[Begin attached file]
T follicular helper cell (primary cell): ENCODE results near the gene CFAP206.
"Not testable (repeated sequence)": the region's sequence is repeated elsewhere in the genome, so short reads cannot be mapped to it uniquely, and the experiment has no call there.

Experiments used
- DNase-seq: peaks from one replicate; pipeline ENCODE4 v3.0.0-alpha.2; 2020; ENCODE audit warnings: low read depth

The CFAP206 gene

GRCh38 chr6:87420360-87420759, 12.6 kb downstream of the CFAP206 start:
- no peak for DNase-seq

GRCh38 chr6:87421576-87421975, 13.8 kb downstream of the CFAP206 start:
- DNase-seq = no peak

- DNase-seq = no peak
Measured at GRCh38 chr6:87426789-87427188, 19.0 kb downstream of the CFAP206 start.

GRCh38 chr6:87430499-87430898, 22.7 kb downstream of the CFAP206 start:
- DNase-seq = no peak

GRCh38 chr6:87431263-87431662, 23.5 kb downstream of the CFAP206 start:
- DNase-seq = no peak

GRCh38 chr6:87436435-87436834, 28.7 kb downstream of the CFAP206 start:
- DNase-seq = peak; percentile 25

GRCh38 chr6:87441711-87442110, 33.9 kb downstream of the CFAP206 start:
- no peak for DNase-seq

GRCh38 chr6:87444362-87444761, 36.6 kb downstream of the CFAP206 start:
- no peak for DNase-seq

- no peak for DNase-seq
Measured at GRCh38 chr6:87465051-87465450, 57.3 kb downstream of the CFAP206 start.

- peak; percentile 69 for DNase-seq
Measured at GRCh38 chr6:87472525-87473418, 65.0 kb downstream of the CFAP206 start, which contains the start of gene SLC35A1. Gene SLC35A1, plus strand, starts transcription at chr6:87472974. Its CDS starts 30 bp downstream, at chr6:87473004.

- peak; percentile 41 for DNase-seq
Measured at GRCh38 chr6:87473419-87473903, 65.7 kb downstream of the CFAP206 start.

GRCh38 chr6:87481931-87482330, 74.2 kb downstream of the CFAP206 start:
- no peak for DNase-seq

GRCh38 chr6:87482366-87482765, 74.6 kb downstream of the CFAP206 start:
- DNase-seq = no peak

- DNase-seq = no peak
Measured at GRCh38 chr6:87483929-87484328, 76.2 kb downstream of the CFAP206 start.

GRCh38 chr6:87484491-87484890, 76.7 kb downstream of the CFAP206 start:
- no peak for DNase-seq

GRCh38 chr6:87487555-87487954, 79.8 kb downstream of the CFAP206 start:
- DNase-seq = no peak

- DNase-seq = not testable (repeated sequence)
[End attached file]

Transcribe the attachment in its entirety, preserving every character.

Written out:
T follicular helper cell (primary cell): ENCODE results near the gene CFAP206.
"Not testable (repeated sequence)": the region's sequence is repeated elsewhere in the genome, so short reads cannot be mapped to it uniquely, and the experiment has no call there.

Experiments used
- DNase-seq: peaks from one replicate; pipeline ENCODE4 v3.0.0-alpha.2; 2020; ENCODE audit warnings: low read depth

The CFAP206 gene

GRCh38 chr6:87420360-87420759, 12.6 kb downstream of the CFAP206 start:
- no peak for DNase-seq

GRCh38 chr6:87421576-87421975, 13.8 kb downstream of the CFAP206 start:
- DNase-seq = no peak

- DNase-seq = no peak
Measured at GRCh38 chr6:87426789-87427188, 19.0 kb downstream of the CFAP206 start.

GRCh38 chr6:87430499-87430898, 22.7 kb downstream of the CFAP206 start:
- DNase-seq = no peak

GRCh38 chr6:87431263-87431662, 23.5 kb downstream of the CFAP206 start:
- DNase-seq = no peak

GRCh38 chr6:87436435-87436834, 28.7 kb downstream of the CFAP206 start:
- DNase-seq = peak; percentile 25

GRCh38 chr6:87441711-87442110, 33.9 kb downstream of the CFAP206 start:
- no peak for DNase-seq

GRCh38 chr6:87444362-87444761, 36.6 kb downstream of the CFAP206 start:
- no peak for DNase-seq

- no peak for DNase-seq
Measured at GRCh38 chr6:87465051-87465450, 57.3 kb downstream of the CFAP206 start.

- peak; percentile 69 for DNase-seq
Measured at GRCh38 chr6:87472525-87473418, 65.0 kb downstream of the CFAP206 start, which contains the start of gene SLC35A1. Gene SLC35A1, plus strand, starts transcription at chr6:87472974. Its CDS starts 30 bp downstream, at chr6:87473004.

- peak; percentile 41 for DNase-seq
Measured at GRCh38 chr6:87473419-87473903, 65.7 kb downstream of the CFAP206 start.

GRCh38 chr6:87481931-87482330, 74.2 kb downstream of the CFAP206 start:
- no peak for DNase-seq

GRCh38 chr6:87482366-87482765, 74.6 kb downstream of the CFAP206 start:
- DNase-seq = no peak

- DNase-seq = no peak
Measured at GRCh38 chr6:87483929-87484328, 76.2 kb downstream of the CFAP206 start.

GRCh38 chr6:87484491-87484890, 76.7 kb downstream of the CFAP206 start:
- no peak for DNase-seq

GRCh38 chr6:87487555-87487954, 79.8 kb downstream of the CFAP206 start:
- DNase-seq = no peak

- DNase-seq = not testable (repeated sequence)